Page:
Starting out with another acknowledgement. This time to Gollevainen, Portsmouth Bill & Krakatoa for their drawing of HMS Wallace, which I used as the basis for HMWFS Pensacola.

HMWFS Pensacola:
As with other British colonies, security was provided by the Royal Navy, until the Royal West Florida Navy (RWFN) was founded in September 1935. After service in World War One & the Mediterranean, the former Royal Navy Shakespeare class destroyer leader HMS Spencer (F90) was finally paid off in 1928. In 1935, Spenser was transferred to the newly formed RWFN & renamed Pensacola. In 1939, Pensacola was converted for convoy escort duties, with a focus on anti-aircraft capabilities. Similar conversions, known as WAIR, were also completed on several Royal Navy Admiralty V & W class destroyers & leaders, along with some of their Thornycroft sisters.

For her conversion, Pensacola’s original 4.7-inch main guns were replaced with four QF 4-inch guns in two twin mountings. She received a new tower bridge, similar to Hunt class destroyers. Armament was completed by a pair of quad 0.5-inch Vickers machine guns amidships. Two racks & throwers for depth charges were carried aft, principally for self-defence purposes. As the Thornycroft leaders were slightly larger than their Admiralty designed sisters, Pensacola also received a quad QF 2-pounder pom-pom mounting. The light 0.5-inch & 2-pdr weapons proved to be generally ineffective & were eventually replaced by 20mm Oerlikon cannons on twin mounts. After her refit, Pensacola was given the new pennant number L90.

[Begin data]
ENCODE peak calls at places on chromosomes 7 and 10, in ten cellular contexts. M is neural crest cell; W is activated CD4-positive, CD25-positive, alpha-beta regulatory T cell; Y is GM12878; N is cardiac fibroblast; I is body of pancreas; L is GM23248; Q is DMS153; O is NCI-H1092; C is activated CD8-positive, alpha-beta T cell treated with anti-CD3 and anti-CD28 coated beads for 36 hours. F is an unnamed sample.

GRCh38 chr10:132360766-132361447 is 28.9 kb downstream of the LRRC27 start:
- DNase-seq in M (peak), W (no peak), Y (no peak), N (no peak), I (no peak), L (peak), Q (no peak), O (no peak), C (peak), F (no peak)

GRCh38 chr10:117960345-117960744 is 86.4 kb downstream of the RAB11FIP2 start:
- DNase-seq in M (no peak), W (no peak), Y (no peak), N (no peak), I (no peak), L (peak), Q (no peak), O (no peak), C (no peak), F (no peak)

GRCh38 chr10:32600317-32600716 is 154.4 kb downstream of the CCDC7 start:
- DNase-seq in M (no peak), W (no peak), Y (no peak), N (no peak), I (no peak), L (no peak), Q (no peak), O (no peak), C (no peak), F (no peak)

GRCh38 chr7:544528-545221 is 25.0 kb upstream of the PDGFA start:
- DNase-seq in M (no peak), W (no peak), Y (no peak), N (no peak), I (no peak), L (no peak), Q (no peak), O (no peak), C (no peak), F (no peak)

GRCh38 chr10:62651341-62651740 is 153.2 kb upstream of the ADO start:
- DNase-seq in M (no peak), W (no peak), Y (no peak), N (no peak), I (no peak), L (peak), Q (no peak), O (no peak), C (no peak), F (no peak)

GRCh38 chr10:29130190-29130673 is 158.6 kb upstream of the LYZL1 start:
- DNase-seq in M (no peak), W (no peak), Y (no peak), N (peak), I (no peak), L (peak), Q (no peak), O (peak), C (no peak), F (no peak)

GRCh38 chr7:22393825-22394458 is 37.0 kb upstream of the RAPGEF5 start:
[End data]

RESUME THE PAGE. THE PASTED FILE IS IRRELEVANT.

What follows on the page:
In May 1940, Pensacola began Bermuda convoy escort duties, before being assigned to Rosyth Escort force. She spent the next year providing escort for vital UK east coast convoys which came under regular Luftwaffe attack. In November 1941, Pensacola was badly damaged from a bomb hit amidships while under attack by two German aircraft. She was towed to Lowestoft, but was damaged beyond repair & declared a total loss. The below drawing shows Pensacola immediately after her refit in 1939. For her World War Two service, HMWFS Pensacola received the battle honours Atlantic 1940 & North Sea 1941.

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Last edited by TJW on August 21st, 2019, 7:19 am, edited 10 times in total.

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TJW
Post subject: Grimsby Class SloopsPosted: June 7th, 2019, 12:05 pm